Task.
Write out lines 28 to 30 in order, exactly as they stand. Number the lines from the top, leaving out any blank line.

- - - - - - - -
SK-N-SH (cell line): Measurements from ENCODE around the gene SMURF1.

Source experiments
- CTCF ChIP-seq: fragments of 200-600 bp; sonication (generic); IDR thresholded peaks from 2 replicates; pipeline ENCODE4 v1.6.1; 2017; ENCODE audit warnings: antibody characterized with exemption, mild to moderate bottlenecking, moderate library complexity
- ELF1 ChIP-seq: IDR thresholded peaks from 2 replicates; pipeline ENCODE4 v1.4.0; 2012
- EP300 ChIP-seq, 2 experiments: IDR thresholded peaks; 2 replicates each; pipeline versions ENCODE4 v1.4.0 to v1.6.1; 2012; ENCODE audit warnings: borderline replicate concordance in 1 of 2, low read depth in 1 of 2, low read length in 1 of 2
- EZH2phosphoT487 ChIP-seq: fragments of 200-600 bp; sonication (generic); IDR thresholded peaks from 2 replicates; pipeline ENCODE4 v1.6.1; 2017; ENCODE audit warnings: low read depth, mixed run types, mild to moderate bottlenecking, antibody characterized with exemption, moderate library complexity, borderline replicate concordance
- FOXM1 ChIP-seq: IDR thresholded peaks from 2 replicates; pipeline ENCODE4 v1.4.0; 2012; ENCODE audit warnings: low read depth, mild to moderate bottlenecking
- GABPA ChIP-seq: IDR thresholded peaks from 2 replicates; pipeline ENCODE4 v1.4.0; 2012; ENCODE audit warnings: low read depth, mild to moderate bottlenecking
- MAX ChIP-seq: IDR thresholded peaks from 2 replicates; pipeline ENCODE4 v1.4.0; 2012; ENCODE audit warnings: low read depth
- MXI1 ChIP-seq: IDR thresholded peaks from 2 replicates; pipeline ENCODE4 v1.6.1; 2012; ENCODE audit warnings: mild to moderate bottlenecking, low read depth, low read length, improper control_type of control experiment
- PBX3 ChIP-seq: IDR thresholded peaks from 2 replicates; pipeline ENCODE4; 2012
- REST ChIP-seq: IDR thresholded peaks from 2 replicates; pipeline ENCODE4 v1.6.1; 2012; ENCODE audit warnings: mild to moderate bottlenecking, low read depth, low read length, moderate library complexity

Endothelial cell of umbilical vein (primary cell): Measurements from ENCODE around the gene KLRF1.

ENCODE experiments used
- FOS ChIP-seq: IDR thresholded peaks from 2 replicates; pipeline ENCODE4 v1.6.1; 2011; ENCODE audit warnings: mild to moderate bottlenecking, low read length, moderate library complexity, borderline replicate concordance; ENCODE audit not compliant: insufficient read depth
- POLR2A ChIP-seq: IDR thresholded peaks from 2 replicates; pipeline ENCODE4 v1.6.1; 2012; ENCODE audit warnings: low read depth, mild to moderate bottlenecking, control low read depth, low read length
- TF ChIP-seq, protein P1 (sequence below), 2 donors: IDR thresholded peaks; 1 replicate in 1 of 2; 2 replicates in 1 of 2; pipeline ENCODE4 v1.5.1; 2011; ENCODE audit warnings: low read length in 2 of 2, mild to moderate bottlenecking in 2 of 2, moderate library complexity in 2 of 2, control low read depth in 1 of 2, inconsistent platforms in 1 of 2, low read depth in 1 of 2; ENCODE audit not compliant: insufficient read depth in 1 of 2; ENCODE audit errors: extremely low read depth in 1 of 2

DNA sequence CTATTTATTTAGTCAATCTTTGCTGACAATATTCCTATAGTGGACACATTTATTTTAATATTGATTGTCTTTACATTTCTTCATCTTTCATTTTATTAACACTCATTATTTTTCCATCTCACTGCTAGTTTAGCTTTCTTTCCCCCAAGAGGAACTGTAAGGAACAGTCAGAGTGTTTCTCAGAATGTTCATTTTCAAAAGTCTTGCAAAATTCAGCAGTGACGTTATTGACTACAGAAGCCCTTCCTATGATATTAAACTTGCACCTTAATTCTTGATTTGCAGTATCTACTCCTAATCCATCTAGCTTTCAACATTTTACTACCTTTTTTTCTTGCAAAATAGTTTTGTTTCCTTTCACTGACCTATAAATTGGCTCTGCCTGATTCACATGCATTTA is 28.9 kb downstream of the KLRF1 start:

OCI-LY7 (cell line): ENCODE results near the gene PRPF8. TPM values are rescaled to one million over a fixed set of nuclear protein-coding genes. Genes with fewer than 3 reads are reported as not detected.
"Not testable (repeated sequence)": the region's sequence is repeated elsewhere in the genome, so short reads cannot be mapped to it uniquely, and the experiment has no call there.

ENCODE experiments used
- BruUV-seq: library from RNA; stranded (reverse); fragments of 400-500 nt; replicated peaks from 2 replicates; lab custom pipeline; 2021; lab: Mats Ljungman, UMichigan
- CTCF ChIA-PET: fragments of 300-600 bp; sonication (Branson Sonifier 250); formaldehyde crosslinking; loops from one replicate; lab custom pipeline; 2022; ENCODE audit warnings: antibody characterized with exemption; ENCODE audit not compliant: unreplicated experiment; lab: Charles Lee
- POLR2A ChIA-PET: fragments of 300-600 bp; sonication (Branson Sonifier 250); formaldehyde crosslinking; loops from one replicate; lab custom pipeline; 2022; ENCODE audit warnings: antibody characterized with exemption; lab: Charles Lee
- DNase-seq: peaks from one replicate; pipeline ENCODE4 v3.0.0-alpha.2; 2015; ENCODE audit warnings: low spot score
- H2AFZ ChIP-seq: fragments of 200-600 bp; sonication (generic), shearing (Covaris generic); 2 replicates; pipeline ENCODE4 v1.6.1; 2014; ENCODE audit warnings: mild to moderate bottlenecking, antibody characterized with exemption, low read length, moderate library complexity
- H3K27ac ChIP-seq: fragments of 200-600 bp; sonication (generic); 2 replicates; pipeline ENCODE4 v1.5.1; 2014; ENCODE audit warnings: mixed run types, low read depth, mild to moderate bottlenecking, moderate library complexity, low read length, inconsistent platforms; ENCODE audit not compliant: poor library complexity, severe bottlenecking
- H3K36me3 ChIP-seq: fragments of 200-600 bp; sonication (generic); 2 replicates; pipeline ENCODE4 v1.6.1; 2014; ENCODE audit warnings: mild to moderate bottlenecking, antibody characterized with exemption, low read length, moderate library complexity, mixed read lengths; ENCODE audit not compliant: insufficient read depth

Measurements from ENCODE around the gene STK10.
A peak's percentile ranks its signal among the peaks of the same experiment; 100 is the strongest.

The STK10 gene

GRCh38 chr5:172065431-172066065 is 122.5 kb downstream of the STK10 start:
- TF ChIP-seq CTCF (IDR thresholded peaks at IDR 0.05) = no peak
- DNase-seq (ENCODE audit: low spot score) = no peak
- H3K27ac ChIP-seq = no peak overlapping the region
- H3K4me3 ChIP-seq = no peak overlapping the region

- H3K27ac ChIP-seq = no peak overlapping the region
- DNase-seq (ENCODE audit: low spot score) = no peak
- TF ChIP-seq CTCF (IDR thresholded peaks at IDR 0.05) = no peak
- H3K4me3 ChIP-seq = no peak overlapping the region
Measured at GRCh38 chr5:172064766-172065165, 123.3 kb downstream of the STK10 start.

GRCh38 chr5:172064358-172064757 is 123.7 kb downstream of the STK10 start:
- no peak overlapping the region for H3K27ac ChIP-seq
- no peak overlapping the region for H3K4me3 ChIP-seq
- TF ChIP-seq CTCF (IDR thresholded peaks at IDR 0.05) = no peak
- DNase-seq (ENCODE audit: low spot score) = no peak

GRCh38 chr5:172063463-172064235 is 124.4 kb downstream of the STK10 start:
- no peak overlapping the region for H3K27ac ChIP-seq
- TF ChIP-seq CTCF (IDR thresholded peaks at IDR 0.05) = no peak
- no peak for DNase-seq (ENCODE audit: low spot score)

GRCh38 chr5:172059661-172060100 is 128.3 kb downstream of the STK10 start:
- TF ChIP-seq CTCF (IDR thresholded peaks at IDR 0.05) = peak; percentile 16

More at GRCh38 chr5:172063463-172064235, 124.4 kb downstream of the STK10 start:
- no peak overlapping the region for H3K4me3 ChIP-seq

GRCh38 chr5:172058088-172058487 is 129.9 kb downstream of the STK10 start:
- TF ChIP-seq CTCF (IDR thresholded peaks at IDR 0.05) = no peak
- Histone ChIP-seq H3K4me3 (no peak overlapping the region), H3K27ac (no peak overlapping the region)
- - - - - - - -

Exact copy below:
- H3K36me3 ChIP-seq: fragments of 200-600 bp; sonication (generic); 2 replicates; pipeline ENCODE4 v1.6.1; 2014; ENCODE audit warnings: mild to moderate bottlenecking, antibody characterized with exemption, low read length, moderate library complexity, mixed read lengths; ENCODE audit not compliant: insufficient read depth

Measurements from ENCODE around the gene STK10.
A peak's percentile ranks its signal among the peaks of the same experiment; 100 is the strongest.